Male chimpanzees are about twenty times as likely to fight as females are, but the fights don’t last more than a few minutes and rarely result in major injury. Two male chimps who fight each other this morning may be grooming each other this afternoon. According to Frans de Waal, a primatologist at the Yerkes National Primate Research Center in Atlanta, “Picking a fight can actually be a way for [male chimps] to relate to one another, check each other out, and take a first step toward friendship.” Female chimps rarely fight, but when they do, their friendship is over. The hostility that results can last for years. Serious injury is also more likely to occur when female chimpanzees fight. Female chimps who have fought each other are “vindictive and irreconcilable, according to Dr. de Waal.

In our species these differences are apparent as soon as children can talk. Boys as young as two years of age, given a choice between violent fairy tales and warm and fuzzy fairy tales, usually choose the violent stories. Girls as young as two years of age most often choose the warm and fuzzy stories. In another study psychologists found that five- and seven-year-old girls who like to make up violent stories are more likely to have significant behavior problems than girls who prefer warm, nurturing stories. However, among boys, a preference for making up violent stories is not an indicator of underlying psychiatric problems. A preference for violent stories seems to be normal for five- to seven-year-old boys, while the same preference in five- to seven-year-old girls suggests a psychiatric disorder.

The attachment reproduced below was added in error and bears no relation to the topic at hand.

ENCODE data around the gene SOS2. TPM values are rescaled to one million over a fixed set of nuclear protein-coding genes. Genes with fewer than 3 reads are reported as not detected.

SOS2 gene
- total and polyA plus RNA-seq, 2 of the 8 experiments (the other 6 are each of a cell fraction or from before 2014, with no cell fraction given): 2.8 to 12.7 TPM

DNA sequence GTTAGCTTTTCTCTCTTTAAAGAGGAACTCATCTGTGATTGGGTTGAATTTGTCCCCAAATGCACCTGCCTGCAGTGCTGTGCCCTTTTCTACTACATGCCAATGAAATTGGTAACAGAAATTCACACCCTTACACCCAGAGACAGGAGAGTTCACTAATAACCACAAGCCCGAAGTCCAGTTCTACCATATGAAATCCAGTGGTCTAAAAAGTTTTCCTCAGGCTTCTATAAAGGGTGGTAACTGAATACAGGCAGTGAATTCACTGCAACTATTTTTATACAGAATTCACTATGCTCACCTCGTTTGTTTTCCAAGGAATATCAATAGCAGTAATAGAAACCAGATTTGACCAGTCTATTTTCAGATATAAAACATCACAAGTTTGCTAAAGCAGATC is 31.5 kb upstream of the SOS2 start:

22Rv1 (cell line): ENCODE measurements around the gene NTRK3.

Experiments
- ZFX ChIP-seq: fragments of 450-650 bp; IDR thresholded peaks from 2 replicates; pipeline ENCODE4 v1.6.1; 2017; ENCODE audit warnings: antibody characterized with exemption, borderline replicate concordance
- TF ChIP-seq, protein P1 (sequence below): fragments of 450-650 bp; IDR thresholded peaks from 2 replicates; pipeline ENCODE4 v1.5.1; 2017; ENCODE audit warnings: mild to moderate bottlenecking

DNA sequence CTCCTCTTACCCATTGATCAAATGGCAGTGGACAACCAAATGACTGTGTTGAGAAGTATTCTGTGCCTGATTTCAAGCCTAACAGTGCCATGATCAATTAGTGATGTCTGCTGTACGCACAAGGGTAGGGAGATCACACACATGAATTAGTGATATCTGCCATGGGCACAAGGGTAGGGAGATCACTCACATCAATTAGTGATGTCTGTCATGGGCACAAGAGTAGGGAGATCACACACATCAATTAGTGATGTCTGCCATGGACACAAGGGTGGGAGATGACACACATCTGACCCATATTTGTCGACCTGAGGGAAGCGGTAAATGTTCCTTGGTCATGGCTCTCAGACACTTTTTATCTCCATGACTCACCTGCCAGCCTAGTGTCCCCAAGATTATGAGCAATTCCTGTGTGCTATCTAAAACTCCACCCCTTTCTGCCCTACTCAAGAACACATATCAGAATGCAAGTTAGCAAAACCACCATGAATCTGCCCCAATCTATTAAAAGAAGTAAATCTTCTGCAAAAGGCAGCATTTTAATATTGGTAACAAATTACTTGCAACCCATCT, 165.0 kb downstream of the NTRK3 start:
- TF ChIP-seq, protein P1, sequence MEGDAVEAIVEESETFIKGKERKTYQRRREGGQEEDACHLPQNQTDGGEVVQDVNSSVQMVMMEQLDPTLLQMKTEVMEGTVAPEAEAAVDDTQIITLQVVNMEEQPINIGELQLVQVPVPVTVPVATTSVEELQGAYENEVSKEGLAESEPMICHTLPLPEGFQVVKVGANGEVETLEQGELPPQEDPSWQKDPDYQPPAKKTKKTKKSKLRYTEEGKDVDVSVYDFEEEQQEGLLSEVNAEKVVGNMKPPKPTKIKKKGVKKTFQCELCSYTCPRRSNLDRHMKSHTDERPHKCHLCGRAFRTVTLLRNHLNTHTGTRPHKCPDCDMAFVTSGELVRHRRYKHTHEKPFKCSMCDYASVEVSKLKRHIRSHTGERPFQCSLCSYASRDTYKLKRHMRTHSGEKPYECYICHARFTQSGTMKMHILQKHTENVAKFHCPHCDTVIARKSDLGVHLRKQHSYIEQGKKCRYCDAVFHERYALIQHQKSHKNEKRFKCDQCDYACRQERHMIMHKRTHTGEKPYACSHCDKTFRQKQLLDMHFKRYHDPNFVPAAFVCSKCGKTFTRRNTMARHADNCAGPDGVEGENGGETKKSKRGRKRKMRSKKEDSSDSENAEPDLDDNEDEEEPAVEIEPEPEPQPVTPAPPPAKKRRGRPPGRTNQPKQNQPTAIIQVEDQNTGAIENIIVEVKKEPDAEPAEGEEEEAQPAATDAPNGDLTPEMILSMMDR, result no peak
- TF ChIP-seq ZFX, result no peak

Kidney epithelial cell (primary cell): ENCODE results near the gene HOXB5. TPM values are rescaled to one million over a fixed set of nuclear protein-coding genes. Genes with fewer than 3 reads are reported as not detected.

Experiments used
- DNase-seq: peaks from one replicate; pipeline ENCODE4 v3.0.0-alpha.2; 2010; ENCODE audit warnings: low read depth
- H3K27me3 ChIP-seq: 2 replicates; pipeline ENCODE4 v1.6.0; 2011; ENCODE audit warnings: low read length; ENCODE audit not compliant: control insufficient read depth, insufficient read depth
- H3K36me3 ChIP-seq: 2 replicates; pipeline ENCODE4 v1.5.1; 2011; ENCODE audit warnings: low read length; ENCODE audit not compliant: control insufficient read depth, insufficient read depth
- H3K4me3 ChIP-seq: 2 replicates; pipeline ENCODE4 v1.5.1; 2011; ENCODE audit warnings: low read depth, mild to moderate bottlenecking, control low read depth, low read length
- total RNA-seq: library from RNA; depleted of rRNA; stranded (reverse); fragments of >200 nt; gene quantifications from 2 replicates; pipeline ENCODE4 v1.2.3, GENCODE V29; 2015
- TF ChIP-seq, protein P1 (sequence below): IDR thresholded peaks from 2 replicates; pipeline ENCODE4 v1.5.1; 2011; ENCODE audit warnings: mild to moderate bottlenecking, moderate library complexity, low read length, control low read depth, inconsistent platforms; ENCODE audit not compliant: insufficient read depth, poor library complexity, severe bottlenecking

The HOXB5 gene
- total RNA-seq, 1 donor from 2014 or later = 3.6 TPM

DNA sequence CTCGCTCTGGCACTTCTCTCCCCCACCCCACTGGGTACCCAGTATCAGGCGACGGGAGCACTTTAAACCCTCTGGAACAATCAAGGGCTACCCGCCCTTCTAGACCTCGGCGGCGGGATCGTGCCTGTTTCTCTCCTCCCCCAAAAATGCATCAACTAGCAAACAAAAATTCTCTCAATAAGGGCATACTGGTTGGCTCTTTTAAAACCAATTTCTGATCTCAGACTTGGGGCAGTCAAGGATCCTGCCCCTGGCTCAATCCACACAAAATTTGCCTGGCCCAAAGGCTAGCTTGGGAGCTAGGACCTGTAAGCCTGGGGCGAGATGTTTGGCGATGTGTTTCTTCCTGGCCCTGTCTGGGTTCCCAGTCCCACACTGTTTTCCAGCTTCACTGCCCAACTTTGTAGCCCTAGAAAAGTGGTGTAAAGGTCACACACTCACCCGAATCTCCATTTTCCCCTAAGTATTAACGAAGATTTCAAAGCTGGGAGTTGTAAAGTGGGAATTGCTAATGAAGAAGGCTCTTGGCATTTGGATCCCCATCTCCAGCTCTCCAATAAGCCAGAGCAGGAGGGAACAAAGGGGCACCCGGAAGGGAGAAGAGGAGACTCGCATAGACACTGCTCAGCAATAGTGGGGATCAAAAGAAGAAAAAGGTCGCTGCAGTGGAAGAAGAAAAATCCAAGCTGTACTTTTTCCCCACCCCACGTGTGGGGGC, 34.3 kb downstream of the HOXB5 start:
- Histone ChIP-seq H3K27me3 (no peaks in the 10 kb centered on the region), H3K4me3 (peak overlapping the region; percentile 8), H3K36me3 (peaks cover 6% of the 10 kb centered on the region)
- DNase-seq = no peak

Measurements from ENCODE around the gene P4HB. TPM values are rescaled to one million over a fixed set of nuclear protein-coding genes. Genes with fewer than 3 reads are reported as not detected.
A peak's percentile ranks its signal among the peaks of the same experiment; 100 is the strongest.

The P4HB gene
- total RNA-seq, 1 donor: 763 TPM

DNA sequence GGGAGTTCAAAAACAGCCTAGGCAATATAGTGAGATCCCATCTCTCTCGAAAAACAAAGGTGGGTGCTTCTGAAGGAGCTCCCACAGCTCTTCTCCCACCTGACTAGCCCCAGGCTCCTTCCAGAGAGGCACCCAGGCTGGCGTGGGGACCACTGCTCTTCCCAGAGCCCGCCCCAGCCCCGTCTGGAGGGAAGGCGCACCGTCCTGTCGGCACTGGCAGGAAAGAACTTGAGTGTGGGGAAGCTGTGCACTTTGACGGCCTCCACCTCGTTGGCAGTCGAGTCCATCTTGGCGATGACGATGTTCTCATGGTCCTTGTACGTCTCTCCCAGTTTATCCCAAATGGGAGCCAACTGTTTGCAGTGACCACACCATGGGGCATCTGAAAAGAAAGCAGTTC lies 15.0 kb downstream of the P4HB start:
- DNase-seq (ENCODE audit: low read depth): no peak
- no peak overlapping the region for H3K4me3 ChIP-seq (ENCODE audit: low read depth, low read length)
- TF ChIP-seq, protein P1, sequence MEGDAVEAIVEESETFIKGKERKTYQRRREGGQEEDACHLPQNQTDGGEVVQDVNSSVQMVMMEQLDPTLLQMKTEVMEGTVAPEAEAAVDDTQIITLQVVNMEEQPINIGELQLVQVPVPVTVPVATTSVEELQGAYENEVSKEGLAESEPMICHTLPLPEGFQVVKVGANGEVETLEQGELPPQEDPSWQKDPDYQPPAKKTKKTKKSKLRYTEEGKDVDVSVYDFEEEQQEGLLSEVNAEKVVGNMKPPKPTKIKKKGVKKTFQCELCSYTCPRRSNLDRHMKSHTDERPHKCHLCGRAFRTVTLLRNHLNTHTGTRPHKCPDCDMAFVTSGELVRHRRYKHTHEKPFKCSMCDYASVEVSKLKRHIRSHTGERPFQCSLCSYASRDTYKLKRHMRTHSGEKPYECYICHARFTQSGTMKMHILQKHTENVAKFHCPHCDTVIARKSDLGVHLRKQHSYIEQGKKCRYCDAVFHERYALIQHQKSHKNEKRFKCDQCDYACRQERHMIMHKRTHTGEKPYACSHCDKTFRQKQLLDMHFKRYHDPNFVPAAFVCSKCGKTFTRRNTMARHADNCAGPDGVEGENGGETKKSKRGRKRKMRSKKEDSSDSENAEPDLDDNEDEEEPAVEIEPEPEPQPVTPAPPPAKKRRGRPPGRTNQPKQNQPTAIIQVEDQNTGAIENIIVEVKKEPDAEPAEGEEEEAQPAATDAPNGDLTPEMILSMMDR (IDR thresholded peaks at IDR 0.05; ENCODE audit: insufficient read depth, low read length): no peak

Leonard Sax – Why Gender Matters p.51

The Essential Loewald: Defense and Reality p.22

Active support and channeling consist of creating a regressive, primitively structured environment with which the child is able to integrate; this, ideally, should continue in a sliding balance between the maturing bio-psychological structures, functions, and needs, and parental support. In actuality, however, the opportunities and conditions of practical necessity for an imbalance in this relationship, especially in our culture, are legion. Too little or too much, too early or too late support and channeling, and the varieties of conflict between the two parents in their capacity as supporting agents to the child represent a multitude of possibilities for such imbalance. With the increasing complexity of a culture other agents, in addition to parents, gain in importance, and the period of maturation lengthens.


Hans Loewald – The Essential Loewald: Defense and Reality p.22

The Essential Loewald: Ego and Reality p.6

As infant (mouth) and mother (breast) are not identical, or better, not one whole, any longer, a libidinal flow between infant and mother originates, in an urge towards re-establishing the original unity. It is this process in which consists the beginning constitution of a libidinal object. The emancipation from the mother, which entails the tension system between child and mother and the constitution of libidinal forces directed towards her, as well as of libidinal forces on the part of the mother toward the child – this emancipation and tension culminate in the phallic phase of the psychosexual development, lead to the Oedipus situation, and to the emergence of the super-ego.

The development away from primary narcissism, that is, the development of the ego, culminates in the resolution of the Oedipus conflict through the castration complex. The castration threat, directed against the gratification of libidinal urges toward the mother so that she is given up as a libidinal object, is seen as the representative of the demands of reality, and the submission to the castration threat as the decisive step in the establishment of the ego as based on the reality principle.


Hans Loewald – The Essential Loewald: Ego and Reality p.6